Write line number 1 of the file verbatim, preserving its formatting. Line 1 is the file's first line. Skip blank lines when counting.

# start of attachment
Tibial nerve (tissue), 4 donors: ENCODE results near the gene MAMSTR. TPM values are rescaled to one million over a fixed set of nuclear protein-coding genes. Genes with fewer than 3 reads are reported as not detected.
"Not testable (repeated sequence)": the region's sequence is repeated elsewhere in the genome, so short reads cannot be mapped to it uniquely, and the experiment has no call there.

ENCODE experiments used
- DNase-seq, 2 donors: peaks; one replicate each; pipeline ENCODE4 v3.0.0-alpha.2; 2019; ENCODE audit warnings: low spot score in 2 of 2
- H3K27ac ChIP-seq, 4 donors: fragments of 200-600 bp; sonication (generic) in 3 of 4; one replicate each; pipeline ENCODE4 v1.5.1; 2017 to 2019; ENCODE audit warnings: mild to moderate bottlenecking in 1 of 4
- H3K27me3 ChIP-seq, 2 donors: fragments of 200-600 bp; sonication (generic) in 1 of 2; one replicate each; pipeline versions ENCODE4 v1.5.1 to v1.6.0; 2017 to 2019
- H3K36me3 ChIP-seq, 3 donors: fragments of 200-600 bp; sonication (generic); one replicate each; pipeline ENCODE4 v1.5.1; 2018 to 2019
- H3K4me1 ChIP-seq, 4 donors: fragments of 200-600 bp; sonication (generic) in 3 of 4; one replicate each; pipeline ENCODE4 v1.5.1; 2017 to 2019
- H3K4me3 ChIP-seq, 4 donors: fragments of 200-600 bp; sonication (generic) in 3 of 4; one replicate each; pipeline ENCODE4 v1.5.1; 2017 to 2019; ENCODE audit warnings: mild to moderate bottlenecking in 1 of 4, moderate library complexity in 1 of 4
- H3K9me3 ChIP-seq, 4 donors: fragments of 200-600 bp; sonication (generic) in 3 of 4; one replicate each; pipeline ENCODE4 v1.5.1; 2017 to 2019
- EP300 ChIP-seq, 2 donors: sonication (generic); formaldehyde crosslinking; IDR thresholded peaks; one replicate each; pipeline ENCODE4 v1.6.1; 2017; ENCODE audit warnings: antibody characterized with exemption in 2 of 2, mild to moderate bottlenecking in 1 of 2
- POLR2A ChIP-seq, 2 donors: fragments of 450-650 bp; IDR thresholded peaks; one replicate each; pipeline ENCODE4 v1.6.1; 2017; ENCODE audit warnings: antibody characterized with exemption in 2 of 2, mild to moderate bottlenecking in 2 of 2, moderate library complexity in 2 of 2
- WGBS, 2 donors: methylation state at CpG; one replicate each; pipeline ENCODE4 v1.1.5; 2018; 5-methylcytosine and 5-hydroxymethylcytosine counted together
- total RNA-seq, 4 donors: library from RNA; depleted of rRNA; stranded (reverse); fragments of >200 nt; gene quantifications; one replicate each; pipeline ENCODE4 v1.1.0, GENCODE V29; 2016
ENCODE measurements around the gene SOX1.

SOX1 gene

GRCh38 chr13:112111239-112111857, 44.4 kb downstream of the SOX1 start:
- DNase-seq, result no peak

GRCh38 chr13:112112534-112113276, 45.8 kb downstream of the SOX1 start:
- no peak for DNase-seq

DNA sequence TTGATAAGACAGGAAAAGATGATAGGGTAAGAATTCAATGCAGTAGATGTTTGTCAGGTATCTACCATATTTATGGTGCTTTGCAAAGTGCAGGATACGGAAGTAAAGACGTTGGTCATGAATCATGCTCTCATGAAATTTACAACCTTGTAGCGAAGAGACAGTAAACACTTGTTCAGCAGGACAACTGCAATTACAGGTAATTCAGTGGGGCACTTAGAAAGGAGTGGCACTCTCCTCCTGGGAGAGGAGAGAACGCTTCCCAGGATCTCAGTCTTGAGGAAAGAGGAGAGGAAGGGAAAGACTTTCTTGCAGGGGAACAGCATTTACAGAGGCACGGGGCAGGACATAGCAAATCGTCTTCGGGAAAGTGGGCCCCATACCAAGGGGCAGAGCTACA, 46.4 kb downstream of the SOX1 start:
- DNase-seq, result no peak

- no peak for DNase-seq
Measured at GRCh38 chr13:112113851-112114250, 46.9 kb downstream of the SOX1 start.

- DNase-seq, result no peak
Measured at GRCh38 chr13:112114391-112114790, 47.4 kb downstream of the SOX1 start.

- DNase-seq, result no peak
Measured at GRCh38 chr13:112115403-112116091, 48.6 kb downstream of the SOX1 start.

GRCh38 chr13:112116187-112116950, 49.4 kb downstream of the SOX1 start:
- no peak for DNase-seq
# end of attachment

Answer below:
Tibial nerve (tissue), 4 donors: ENCODE results near the gene MAMSTR. TPM values are rescaled to one million over a fixed set of nuclear protein-coding genes. Genes with fewer than 3 reads are reported as not detected.